With regards to existing evidence, in high-income countries, an association between alcohol consumption and alcohol-related mortality is well documented. For example, empirical studies confirmed the association between alcohol consumption and deaths due to cancer,9 liver cirrhosis10 and all causes with the risk of death increasing with increasing alcohol consumption.11 However, a recent meta-analysis reported a slight protective effect of cancer for light drinkers in some studies.9 Other studies found a protective effect of moderate drinkers on cardiovascular diseases (CVDs).12–15 For example, a study in eight European countries found that drinking 15.0–29.9 g of pure alcohol per day reduced the hazard rates of non-fatal coronary heart disease by 0.74 times compared with drinking alcohol 0.1–4.9 g/day.15 However, heavy drinking (more than 60 g of pure alcohol per day) was found to increase the risk of ischaemic heart disease.16 Another study by O’Neil et al17 investigated association between trajectory of alcohol drinking and heart diseases across different cohort studies in the UK and France. The study found that consistent abstainers and ex-drinkers found to be at greater risk of coronary heart diseases relative to consistent moderate drinkers. In addition, study in Melbourne found that light-to-moderate drinkers were protective effect of all-cause mortality.18
In Thailand, there were studies that reported a significant association between alcohol consumption and cancer and circulatory disease among ex-drinkers,19 between alcohol consumption and obesity, hypertension and liver disease among heavy drinkers.20 However, those studies have some methodological limitations. For example, the prospective cohort study by Kamsa-ard et al,19 conducted in underdeveloped region, did not account for level of alcohol consumption but focusing on status of drinking. Another study by Wakabayashi et al20 applied a cross-sectional survey instead of a more scientifically rigorous design, like a cohort survey. More importantly, those studies did not take into account changes of drinking patterns across time.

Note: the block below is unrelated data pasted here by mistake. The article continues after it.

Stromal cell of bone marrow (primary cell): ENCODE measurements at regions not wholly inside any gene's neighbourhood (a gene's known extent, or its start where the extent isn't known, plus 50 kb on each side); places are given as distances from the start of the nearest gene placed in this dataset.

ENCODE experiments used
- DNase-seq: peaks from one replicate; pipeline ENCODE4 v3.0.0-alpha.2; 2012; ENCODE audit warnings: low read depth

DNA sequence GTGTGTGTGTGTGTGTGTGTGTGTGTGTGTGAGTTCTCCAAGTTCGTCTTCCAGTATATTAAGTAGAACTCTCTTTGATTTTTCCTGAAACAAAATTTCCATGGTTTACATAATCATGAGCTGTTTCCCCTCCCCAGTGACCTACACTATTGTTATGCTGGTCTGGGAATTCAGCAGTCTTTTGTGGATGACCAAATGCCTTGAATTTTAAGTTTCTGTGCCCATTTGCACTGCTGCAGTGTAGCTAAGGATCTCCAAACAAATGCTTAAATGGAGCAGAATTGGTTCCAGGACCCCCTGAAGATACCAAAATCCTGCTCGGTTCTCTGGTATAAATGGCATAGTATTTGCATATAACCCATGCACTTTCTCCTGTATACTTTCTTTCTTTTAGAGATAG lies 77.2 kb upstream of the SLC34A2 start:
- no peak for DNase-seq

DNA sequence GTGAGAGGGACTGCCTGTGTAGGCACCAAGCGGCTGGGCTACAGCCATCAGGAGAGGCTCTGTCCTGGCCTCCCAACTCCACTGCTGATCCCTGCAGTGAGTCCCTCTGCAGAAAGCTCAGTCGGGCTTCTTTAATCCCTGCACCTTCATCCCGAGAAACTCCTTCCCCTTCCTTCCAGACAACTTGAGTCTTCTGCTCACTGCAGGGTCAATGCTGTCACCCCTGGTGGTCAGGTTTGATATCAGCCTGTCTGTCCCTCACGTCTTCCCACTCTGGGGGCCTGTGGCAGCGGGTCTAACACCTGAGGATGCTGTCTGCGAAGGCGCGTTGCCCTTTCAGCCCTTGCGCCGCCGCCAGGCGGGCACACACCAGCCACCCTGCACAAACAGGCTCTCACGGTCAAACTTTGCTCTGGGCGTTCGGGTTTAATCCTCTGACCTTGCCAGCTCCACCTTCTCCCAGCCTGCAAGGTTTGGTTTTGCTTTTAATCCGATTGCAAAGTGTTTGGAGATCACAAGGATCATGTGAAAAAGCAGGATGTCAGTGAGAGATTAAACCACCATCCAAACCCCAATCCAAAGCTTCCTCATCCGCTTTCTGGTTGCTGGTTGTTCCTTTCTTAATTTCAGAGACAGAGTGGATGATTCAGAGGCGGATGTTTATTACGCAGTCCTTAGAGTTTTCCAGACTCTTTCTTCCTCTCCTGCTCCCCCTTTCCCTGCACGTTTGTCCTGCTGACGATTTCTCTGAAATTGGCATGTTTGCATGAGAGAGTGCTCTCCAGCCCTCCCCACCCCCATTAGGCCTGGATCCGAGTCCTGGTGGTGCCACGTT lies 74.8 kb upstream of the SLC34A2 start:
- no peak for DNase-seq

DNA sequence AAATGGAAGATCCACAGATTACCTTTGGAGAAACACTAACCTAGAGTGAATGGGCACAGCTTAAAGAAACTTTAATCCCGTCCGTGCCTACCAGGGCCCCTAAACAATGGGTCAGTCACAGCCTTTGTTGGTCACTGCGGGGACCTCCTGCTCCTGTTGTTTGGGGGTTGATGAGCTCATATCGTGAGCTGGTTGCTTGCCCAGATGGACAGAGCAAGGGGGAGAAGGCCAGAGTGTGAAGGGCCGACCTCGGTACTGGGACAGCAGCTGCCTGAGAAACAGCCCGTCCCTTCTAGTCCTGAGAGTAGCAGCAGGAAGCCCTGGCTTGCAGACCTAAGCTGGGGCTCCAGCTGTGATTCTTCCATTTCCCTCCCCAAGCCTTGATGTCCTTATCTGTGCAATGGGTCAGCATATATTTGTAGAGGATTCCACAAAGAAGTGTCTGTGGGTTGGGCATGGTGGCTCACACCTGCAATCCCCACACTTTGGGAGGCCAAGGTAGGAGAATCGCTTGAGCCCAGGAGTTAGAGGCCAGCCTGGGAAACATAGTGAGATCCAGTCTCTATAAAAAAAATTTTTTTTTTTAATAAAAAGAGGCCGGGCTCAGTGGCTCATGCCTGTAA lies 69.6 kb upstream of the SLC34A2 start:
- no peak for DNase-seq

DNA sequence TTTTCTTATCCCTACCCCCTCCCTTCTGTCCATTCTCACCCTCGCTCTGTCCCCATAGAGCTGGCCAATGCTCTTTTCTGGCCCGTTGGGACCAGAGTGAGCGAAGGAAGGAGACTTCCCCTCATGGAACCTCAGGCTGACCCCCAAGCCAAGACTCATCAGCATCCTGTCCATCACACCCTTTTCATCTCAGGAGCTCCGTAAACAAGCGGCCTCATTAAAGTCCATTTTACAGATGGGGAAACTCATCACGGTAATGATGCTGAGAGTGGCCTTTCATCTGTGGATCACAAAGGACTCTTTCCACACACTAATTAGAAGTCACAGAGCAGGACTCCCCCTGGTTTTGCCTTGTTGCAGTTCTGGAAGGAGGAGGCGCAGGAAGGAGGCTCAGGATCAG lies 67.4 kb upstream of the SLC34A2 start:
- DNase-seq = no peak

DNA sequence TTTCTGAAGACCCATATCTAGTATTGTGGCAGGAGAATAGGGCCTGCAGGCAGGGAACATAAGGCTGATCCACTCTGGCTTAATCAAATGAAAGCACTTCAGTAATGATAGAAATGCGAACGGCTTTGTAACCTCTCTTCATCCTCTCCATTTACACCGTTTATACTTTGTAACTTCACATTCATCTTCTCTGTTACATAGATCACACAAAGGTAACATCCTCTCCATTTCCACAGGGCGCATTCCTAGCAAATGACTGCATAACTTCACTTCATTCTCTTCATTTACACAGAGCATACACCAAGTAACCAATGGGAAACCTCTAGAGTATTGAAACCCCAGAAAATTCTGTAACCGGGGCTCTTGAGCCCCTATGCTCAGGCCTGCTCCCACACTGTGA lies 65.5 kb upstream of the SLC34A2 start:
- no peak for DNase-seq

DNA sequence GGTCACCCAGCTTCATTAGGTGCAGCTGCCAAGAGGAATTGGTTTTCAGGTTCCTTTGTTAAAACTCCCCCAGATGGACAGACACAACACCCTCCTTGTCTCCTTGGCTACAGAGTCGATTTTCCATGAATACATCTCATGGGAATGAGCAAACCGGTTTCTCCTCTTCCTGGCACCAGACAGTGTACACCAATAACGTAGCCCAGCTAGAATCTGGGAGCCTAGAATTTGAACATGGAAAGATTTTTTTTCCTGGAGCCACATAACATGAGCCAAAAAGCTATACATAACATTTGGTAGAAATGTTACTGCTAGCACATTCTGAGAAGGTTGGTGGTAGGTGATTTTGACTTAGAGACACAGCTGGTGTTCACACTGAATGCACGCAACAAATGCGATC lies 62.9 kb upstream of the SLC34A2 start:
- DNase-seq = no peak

Considering country context, there is limited evidence quantifying the effect of alcohol consumption trajectory on alcohol-related mortality, particularly in low-income and middle-income countries. Drinking patterns of a population in a high-income country context and Thai context are likely to be differed. Thai drinkers are mostly occasional drinkers21 and abstention rates are higher in Thailand compared with high-income countries.4 Thus, the differences in drinking patterns between high-income countries and Thailand may yield different results.
The objective of the study is to examine associations between alcohol consumption trajectory and all-cause mortality, and deaths due to cancer and CVDs. Our hypothesis is that maintained regular drinkers are more likely to die from all causes, cancer and CVDs compared with those who drink occasionally over their lifetime.